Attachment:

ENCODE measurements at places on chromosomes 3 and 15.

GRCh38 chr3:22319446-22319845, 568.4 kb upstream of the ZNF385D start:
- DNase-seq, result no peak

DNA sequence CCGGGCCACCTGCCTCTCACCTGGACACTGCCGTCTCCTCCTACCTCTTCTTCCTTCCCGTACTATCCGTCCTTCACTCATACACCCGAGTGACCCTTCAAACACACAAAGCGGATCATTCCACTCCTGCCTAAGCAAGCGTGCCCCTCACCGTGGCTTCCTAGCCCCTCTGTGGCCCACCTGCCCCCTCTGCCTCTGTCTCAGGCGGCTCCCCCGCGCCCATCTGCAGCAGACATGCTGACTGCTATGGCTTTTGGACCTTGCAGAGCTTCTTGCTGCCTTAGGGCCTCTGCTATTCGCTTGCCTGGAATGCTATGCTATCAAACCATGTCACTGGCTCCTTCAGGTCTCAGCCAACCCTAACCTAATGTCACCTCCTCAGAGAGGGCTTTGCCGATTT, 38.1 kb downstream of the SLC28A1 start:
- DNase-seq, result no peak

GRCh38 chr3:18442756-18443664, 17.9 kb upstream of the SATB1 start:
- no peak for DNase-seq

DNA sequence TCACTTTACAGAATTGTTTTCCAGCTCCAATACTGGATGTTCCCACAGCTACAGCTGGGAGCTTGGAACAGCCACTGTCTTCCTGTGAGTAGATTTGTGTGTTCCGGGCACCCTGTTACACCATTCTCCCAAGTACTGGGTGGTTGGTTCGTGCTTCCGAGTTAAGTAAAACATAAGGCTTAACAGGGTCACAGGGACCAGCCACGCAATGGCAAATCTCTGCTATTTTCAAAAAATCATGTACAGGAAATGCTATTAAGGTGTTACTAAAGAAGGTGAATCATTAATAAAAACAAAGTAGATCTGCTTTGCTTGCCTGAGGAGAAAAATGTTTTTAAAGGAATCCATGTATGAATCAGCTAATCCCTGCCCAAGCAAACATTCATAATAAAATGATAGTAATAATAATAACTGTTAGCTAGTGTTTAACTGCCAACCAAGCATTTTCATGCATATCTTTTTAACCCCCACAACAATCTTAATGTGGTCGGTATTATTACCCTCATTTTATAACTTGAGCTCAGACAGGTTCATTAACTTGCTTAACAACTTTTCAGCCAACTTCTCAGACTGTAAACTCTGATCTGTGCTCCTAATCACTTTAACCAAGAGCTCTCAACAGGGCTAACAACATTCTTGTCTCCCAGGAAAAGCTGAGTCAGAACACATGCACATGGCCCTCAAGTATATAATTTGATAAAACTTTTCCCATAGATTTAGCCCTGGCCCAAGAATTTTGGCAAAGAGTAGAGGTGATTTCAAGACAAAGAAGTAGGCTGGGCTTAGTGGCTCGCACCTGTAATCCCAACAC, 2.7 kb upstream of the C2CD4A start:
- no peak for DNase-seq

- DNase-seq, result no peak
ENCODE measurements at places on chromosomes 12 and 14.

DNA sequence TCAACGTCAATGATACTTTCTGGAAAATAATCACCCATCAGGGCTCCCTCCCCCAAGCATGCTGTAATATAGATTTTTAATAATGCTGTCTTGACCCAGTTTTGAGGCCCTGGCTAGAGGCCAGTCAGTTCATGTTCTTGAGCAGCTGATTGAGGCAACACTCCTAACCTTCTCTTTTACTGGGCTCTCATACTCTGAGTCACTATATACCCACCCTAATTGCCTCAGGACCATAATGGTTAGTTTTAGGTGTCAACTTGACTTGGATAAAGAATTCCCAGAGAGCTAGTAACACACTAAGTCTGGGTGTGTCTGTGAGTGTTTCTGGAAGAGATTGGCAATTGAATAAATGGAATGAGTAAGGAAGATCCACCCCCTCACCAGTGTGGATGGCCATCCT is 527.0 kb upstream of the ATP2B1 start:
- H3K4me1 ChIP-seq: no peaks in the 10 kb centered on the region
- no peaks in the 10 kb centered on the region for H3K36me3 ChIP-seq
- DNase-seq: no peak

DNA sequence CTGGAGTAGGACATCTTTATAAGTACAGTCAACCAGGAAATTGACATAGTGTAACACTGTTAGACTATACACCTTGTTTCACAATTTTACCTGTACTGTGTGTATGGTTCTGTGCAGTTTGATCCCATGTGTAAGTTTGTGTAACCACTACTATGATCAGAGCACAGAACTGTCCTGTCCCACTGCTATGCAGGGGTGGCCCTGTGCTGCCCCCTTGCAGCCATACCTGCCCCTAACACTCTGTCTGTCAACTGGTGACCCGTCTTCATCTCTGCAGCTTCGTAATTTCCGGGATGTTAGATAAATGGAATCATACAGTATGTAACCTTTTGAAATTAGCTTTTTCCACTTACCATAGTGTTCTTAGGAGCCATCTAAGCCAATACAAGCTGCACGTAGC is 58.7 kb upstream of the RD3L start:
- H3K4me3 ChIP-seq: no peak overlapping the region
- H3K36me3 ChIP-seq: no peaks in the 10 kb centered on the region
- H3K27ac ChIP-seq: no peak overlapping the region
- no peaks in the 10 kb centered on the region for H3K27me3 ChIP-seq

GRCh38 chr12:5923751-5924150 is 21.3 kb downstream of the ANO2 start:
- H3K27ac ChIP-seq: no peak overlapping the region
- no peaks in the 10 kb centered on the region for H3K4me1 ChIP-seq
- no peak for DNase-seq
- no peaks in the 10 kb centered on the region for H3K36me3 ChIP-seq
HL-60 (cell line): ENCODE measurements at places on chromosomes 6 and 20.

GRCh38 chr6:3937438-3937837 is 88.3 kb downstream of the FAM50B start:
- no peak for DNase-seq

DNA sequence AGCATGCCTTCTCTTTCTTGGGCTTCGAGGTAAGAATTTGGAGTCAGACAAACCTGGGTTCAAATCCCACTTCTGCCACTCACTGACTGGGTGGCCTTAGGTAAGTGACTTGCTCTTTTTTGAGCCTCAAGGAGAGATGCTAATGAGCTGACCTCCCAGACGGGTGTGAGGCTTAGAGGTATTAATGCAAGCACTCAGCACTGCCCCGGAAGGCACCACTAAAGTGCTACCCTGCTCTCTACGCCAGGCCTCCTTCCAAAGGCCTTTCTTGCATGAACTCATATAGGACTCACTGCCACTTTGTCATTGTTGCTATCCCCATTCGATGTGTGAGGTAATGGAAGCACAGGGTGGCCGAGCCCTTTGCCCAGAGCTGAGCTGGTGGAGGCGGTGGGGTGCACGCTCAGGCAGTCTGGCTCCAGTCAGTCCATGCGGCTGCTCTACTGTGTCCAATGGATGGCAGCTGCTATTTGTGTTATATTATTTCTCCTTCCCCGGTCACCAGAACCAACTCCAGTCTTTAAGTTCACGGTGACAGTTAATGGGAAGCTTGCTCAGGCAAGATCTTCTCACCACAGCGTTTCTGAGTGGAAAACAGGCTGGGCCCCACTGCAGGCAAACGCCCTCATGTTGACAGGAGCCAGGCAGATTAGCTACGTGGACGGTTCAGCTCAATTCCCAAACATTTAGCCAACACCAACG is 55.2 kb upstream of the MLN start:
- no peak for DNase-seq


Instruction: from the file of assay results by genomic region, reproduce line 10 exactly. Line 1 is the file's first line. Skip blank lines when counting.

- DNase-seq, result no peak